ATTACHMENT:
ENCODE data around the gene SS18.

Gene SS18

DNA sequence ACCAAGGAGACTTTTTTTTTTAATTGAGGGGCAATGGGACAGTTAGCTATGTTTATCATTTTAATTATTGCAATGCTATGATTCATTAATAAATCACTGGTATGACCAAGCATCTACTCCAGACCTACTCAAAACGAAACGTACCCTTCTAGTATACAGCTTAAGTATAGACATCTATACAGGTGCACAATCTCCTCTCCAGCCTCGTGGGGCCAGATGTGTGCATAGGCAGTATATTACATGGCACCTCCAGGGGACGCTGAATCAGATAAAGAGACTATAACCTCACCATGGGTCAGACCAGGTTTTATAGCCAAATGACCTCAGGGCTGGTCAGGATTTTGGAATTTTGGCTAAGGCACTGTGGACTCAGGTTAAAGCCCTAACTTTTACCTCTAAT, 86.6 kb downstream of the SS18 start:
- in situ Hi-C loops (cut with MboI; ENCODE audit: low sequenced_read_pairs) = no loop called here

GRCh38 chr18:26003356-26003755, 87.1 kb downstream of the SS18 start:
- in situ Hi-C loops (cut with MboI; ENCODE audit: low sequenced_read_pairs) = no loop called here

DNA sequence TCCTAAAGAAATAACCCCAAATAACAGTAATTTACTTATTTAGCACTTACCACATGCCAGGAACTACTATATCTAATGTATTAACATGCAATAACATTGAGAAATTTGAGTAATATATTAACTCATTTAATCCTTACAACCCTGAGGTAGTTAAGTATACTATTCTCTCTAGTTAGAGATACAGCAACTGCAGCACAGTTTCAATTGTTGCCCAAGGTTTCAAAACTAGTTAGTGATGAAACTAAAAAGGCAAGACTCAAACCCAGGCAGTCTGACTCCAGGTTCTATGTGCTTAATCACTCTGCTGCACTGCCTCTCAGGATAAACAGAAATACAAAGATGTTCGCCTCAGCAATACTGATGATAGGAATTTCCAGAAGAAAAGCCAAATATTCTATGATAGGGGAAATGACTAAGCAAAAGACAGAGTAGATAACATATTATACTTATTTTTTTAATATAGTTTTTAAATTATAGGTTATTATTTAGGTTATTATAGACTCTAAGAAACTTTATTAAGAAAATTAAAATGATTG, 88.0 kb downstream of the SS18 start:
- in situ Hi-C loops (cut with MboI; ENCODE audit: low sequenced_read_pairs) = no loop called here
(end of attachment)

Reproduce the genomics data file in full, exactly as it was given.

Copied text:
ENCODE data around the gene SS18.

Gene SS18

DNA sequence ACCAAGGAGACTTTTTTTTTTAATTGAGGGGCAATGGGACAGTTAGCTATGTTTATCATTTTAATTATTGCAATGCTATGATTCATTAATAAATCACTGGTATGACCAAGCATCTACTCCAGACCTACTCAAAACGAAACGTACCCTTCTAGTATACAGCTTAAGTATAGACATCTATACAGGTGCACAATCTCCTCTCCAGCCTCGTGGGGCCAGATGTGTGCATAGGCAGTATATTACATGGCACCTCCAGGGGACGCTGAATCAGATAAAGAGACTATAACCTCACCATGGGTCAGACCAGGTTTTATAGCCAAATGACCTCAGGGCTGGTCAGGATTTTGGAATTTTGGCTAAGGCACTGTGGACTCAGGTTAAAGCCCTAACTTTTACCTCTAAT, 86.6 kb downstream of the SS18 start:
- in situ Hi-C loops (cut with MboI; ENCODE audit: low sequenced_read_pairs) = no loop called here

GRCh38 chr18:26003356-26003755, 87.1 kb downstream of the SS18 start:
- in situ Hi-C loops (cut with MboI; ENCODE audit: low sequenced_read_pairs) = no loop called here

DNA sequence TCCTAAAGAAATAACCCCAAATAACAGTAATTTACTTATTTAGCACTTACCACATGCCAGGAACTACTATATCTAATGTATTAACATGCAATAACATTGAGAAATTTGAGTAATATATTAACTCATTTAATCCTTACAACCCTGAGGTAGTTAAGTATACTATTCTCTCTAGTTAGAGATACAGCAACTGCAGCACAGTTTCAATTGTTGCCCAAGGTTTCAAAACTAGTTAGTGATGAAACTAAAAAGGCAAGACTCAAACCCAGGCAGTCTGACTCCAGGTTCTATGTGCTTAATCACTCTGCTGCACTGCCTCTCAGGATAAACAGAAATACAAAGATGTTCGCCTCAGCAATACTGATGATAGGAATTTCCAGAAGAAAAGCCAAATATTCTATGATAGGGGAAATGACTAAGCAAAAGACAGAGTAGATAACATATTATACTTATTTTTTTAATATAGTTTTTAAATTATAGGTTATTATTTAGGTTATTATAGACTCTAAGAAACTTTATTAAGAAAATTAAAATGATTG, 88.0 kb downstream of the SS18 start:
- in situ Hi-C loops (cut with MboI; ENCODE audit: low sequenced_read_pairs) = no loop called here